Anti-malware law may cause indigestion for ISPs

A lot of people – especially lawyers – are pouring over the federal anti-malware legislationintroduced on Friday. It's more than 60 pages long, and even a Torontotechnology lawyer I interviewed today acknowledged it's more complexthan the usual stuff Ottawa puts out. In fact, a Rogers Communicationsspokesman asked if I could hold off getting their comment for a fewdays or a week to give their legal staff time to digest it. Here's onething that could be giving Internet service providers and carriersindigestion:

Section 19, which authorizes ajustice of the peace — not a federally-appointed judge, but a JP — toauthorize a person designated by the CRTC to enter “a place” to verifythat the act is being complied with. The application can be withoutnotice to the owner of the “place.” There's no definition of “a place”– it could be a spammer's home or a service provider. There is acondition: the JP has to be convinced by the applicant that there is”reasonable grounds of which to believe entry will be refused.” Onceinside, the designated person can examine anything, use any computersystem to examine data, use any copying equipment to make copies ofdocuments, remove anything for examination or copying and prohibit orlimit access to all or part of the place.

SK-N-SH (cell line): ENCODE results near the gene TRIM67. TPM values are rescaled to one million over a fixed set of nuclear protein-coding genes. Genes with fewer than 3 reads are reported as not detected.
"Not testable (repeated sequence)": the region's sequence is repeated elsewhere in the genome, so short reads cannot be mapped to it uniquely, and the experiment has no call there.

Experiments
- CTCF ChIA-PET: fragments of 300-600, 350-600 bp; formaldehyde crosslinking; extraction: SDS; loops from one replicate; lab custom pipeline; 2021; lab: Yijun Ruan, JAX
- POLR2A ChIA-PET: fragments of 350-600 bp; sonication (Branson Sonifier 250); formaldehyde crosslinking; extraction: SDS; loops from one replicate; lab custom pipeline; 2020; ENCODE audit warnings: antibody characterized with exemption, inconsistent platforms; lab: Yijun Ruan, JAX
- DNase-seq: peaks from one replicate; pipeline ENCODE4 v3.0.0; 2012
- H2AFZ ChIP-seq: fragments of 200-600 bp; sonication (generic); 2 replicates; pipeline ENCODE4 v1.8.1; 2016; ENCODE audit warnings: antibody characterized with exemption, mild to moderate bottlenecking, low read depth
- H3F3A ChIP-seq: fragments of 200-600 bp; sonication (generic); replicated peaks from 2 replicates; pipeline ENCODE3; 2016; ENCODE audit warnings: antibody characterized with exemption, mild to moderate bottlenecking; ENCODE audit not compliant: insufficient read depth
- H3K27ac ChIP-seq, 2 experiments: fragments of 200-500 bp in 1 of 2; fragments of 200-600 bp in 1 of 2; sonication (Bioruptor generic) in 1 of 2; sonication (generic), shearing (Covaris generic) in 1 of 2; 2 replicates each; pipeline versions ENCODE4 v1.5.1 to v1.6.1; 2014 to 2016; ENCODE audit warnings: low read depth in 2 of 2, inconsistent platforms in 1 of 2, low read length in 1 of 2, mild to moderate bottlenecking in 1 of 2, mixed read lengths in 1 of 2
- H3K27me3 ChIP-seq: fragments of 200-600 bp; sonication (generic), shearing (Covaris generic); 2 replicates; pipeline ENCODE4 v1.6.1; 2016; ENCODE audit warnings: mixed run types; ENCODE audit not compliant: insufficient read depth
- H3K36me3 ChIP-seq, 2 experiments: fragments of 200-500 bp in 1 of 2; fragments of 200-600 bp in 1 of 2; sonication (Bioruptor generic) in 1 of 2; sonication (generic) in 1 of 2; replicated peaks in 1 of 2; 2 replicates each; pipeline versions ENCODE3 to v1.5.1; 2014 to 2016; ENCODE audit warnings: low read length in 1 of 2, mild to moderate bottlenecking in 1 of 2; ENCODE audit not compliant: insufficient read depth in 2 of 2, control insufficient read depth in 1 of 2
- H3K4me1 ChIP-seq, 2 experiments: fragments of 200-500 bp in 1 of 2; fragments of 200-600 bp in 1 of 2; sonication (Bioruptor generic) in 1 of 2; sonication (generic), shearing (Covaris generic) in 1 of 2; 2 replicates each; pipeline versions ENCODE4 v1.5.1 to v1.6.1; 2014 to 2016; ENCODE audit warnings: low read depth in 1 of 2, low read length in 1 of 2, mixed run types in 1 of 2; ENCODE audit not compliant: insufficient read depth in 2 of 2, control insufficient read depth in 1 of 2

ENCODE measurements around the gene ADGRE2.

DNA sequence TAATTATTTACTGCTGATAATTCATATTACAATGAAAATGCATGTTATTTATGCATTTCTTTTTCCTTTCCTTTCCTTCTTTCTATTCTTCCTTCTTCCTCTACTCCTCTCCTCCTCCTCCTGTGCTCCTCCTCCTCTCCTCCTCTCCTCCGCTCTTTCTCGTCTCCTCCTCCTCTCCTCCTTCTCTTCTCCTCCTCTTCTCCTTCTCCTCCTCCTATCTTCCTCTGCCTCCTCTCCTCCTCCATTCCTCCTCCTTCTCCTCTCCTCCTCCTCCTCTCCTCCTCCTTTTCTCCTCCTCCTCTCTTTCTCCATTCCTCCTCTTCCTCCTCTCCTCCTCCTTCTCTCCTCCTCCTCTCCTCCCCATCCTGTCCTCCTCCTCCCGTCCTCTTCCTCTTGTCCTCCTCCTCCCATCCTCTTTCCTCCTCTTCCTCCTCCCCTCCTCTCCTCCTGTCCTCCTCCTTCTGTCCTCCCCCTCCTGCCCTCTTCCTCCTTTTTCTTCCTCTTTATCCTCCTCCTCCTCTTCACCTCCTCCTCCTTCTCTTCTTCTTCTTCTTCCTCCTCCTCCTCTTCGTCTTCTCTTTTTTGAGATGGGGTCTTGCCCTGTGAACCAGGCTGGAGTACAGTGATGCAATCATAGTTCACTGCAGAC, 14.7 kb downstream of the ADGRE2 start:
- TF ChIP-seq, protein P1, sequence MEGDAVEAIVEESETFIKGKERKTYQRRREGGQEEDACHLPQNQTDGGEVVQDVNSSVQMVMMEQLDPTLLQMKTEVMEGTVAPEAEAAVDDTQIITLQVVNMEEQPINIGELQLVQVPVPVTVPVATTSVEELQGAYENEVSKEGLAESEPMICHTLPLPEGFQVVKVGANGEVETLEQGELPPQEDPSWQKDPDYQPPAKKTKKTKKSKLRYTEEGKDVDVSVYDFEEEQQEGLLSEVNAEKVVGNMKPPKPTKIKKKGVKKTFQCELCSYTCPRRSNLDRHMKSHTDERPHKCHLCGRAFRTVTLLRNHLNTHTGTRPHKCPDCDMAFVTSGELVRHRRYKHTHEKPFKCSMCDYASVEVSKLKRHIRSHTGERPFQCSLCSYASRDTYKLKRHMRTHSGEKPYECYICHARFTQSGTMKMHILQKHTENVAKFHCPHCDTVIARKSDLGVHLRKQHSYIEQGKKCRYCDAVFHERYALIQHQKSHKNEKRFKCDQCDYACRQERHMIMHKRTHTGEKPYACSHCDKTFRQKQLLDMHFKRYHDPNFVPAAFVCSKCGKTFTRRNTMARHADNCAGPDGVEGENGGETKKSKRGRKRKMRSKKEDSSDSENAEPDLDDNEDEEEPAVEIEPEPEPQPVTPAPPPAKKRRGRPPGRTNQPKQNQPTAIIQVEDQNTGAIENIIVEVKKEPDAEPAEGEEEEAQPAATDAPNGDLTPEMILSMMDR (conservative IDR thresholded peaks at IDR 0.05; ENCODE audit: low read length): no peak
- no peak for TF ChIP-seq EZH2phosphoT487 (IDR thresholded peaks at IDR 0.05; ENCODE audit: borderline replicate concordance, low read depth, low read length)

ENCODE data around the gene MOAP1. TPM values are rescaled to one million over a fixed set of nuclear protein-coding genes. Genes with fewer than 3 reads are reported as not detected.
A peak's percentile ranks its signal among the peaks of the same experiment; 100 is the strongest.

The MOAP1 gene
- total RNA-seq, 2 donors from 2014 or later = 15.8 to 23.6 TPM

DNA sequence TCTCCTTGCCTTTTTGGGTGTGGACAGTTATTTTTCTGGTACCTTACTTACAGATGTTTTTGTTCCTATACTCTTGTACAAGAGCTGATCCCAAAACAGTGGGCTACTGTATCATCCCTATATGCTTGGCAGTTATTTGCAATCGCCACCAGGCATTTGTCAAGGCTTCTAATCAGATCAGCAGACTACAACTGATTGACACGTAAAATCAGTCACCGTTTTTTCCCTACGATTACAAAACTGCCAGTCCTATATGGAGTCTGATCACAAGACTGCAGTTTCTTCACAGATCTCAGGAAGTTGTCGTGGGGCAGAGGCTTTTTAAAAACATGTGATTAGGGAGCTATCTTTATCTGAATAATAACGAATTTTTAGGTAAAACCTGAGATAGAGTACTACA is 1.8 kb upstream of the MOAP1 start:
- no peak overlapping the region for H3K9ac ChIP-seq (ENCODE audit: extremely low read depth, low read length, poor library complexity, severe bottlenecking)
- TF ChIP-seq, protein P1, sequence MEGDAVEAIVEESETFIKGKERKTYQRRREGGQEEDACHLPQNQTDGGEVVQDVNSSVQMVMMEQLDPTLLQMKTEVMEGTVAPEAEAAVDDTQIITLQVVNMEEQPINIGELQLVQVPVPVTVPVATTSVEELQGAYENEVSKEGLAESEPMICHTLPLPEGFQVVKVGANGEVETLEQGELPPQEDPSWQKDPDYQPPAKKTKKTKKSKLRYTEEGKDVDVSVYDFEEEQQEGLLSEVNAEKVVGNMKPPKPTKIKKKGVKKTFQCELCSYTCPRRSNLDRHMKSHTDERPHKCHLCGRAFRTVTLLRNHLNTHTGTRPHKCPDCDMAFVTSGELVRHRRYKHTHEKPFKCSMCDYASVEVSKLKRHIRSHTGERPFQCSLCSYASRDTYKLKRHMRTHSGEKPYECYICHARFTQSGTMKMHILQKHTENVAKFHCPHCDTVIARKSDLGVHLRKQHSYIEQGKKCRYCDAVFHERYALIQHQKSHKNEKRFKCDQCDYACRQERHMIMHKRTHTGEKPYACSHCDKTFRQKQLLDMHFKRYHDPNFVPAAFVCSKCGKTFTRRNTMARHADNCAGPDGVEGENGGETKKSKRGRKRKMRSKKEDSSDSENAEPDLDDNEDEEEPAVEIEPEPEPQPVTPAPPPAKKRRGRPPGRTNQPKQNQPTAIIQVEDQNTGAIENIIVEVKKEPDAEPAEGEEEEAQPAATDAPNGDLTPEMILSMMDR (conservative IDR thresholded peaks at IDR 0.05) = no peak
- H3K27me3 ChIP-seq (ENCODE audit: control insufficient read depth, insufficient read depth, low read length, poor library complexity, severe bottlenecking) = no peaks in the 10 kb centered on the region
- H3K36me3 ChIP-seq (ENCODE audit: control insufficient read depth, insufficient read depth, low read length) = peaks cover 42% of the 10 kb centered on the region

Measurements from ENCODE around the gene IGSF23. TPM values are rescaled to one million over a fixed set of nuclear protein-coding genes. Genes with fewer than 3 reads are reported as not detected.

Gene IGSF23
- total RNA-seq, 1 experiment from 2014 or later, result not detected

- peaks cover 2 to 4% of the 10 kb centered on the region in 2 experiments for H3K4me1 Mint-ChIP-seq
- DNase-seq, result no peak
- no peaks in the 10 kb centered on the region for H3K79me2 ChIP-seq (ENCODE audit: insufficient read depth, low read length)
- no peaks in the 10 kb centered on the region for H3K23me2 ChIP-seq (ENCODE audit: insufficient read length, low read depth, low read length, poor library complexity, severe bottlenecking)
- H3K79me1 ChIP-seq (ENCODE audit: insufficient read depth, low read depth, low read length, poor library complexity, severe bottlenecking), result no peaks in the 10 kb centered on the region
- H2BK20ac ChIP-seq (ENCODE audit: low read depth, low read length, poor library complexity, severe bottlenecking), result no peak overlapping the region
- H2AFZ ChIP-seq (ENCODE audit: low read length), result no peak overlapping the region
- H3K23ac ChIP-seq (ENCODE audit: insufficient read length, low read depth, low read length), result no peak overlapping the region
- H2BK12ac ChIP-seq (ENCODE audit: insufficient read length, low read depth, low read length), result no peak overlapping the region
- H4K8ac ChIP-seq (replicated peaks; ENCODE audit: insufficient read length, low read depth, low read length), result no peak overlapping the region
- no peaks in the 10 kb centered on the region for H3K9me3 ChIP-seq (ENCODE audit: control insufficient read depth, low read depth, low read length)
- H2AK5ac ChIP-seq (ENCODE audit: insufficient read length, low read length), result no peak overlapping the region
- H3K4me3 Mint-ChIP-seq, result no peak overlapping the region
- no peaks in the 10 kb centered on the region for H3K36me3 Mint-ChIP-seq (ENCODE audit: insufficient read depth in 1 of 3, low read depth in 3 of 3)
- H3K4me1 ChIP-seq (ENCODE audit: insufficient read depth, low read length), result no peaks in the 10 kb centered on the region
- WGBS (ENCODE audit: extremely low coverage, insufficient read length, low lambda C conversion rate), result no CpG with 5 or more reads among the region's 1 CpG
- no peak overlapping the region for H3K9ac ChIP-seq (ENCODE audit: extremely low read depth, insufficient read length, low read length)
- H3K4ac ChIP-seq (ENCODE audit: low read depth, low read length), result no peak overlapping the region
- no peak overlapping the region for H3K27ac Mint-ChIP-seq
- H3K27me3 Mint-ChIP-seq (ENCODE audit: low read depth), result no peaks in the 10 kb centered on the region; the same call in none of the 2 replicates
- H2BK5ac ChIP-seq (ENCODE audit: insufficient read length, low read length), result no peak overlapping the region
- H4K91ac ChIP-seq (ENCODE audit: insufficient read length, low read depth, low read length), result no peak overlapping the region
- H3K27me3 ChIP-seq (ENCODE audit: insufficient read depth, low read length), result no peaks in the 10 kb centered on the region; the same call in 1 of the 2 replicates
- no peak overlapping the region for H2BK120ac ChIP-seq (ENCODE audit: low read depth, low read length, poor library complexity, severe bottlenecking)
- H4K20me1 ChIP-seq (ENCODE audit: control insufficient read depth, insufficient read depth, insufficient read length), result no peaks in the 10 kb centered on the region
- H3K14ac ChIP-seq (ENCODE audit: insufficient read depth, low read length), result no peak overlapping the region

By the way, the ownerof the place and everyone in it “shall” give the designated person allreasonable assistance. And good news: The person toting the warrant canonly come through your door between 6 a.m. and 9 p.m – unless the JPdecides otherwise. Force can't be used, unless the person executing thewarrant is accompanied by a peace officer and the use of force has beenauthorized in the warrant.

Presumably, the original intent ofthis is to help gather infomation against malware creators in thiscountry – by tracing online material, the CRTC can figure out who aspammer is, go into his/her house and get the goods. Sound like apolice state? Not quite. Don't forget the commission can only applyadministrative fines. If a police department wants to lay a criminalcharge and get a search warrant, there's a different standard.

Ontop of this, the CRTC can demand a telecommunications service providerto preserve transmissions under its control for as much as 41 days toverify complaince with the act.

So unless the law is changed if you're an ISP you're going to be wondering soon who's that knocking on your door.

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Jim Love, Chief Content Officer, IT World Canada
Howard Solomon
Howard Solomon
Currently a freelance writer, I'm the former editor of and Computing Canada. An IT journalist since 1997, I've written for several of ITWC's sister publications including and Computer Dealer News. Before that I was a staff reporter at the Calgary Herald and the Brampton (Ont.) Daily Times. I can be reached at hsolomon [@]

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